What is shrink? And how is it calculated?
“Actual shrink can be made up of two components,” said Sheldon Wilcox, manager at Direct Livestock Marketing in Edmonton. “One is gut fill (sometimes called excretory shrink) — which is the feed and water the animal consumes. The second one is tissue shrink.”
When gut fill shrink is excessive — whether from handling or transportation — tissue shrink will begin.
“Tissue shrink is not something that recovers as soon as the animal takes a drink of water or begins to eat — it is a non-recoverable shrink,” said Wilcox.
There is also “pencil shrink” — which uses a formula buyers use to calculate a net weight.
“It might be zero per cent, it might be four or even as high as five per cent,” said Wilcox.
For example, a cull cow that is bought on offer at $90/cwt with a two per cent shrink will net the seller $88.20/cwt.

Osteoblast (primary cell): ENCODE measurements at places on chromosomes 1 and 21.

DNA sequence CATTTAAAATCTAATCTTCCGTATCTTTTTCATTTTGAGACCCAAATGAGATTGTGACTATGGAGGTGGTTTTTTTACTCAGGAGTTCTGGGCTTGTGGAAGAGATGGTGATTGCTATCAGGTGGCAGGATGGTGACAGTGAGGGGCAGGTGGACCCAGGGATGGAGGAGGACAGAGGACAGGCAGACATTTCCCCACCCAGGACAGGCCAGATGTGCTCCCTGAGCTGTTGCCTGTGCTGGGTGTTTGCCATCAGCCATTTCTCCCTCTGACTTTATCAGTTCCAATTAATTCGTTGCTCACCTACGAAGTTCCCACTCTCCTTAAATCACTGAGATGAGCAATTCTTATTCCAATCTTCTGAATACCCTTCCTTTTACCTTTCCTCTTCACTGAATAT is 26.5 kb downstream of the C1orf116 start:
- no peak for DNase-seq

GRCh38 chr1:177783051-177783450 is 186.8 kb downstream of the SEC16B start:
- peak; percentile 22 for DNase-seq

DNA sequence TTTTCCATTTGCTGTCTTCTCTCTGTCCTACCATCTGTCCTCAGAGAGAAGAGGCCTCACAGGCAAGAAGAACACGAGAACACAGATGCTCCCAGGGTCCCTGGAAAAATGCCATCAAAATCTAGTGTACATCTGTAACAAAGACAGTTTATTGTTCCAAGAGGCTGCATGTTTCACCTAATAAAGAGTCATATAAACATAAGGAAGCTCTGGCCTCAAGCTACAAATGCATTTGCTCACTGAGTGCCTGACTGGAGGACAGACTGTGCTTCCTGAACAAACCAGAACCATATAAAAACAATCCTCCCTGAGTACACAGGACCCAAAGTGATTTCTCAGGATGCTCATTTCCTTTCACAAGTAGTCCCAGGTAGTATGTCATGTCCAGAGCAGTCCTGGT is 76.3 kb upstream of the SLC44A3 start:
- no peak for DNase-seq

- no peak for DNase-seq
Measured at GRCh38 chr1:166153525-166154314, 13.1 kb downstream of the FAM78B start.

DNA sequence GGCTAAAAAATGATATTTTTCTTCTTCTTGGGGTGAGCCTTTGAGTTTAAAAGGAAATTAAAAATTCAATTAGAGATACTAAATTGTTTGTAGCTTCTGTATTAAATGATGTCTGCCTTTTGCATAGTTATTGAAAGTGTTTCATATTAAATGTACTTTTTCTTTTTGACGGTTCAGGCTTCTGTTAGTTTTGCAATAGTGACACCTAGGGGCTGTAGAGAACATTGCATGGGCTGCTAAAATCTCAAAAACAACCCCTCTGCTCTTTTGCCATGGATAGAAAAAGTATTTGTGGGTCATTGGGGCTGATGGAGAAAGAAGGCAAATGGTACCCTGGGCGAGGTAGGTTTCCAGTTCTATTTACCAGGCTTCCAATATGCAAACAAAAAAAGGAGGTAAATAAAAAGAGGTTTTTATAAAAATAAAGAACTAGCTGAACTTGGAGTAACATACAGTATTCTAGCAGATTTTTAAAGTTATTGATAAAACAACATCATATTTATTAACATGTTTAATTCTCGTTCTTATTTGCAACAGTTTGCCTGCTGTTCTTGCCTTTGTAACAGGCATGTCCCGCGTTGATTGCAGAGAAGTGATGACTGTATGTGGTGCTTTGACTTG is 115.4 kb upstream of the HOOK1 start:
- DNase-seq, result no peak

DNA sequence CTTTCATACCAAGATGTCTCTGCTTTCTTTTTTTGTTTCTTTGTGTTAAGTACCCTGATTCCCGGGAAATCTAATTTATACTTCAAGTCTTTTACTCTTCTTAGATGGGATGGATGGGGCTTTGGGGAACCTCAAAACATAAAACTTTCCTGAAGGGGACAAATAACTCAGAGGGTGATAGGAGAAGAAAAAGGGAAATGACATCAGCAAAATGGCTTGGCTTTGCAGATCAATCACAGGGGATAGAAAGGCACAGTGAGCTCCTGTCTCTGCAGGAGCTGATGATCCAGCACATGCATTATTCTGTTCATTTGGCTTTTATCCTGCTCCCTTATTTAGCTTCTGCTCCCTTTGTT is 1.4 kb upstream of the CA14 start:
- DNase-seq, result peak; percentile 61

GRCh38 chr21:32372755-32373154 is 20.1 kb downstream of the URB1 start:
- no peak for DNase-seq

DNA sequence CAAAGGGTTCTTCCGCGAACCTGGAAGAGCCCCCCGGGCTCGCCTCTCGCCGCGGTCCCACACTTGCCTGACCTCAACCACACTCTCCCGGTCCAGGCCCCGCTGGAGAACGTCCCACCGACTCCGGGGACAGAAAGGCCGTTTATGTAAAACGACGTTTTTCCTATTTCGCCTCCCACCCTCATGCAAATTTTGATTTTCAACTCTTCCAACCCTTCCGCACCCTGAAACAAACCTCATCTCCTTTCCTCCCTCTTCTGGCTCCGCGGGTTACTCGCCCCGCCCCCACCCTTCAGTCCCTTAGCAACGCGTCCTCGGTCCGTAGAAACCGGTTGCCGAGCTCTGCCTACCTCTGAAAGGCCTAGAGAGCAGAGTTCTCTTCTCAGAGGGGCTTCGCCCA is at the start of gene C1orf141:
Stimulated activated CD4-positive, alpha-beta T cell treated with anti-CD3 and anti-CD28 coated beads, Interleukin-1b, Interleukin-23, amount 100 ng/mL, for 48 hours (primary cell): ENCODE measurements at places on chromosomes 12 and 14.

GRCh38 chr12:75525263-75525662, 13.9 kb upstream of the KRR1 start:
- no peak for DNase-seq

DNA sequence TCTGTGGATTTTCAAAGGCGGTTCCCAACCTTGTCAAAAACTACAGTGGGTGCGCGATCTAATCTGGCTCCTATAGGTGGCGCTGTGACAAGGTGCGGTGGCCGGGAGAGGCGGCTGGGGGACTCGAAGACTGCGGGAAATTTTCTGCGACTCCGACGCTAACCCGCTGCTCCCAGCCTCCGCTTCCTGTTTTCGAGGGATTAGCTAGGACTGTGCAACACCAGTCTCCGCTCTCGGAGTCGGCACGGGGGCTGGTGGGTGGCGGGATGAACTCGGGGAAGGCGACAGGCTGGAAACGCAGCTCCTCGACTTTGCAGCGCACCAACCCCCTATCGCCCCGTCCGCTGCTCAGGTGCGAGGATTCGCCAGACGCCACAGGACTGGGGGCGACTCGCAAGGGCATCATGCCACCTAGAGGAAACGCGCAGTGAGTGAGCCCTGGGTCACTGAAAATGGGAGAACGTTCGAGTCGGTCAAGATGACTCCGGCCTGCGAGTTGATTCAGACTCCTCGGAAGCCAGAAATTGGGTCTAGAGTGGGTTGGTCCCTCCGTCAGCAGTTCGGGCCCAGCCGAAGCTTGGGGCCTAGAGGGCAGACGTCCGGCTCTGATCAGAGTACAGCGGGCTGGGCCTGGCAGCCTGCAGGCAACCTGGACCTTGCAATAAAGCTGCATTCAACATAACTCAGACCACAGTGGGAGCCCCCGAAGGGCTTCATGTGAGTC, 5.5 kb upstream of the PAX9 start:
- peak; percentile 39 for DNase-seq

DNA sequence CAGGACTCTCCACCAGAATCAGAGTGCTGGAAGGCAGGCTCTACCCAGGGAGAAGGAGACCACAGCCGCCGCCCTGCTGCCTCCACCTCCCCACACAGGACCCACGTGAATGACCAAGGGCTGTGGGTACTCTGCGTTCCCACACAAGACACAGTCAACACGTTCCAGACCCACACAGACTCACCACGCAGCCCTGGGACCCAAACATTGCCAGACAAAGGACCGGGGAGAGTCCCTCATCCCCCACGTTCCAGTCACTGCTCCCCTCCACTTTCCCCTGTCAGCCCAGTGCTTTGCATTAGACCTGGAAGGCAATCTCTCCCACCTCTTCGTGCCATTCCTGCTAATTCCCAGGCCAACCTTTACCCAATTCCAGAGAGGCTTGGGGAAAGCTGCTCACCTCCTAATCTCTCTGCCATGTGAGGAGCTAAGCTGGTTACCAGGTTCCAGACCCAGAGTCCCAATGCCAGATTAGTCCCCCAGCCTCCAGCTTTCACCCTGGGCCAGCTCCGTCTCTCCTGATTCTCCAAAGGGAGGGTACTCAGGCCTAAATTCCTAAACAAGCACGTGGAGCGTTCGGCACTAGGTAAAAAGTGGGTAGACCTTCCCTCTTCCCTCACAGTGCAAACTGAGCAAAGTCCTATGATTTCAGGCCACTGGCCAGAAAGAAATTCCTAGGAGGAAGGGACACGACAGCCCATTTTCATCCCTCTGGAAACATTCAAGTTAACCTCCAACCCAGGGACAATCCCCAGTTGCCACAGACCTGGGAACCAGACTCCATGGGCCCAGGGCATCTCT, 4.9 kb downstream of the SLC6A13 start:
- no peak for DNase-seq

But pencil shrink isn’t meant to ding producers, he said.
“All that pencil shrink is used for is to arrive at consistent weighing conditions,” he said. “If you weigh cattle at 4 p.m. versus weighing them at 8 a.m. there’s going to be a huge difference. The idea behind a pencil shrink is trying to get back to an average or mean weighing condition for everybody’s cattle.”
If pencil shrink wasn’t used, you could have cattle weighed after a five-kilometre haul fetching a lower price than cattle weighed after a 500-kilometre haul.
“With pencil shrink you are evening out the prices and reflecting on that animal’s body condition. We don’t want to pay for hay and water.”
But that doesn’t mean buyers want cattle that are hungry or thirsty, he added.
“That’s the misconception. Everyone thinks a cattle buyer wants to buy cattle that are grossly empty. No, that animal is compromised and stressed, and I’m worried about the health of that animal.”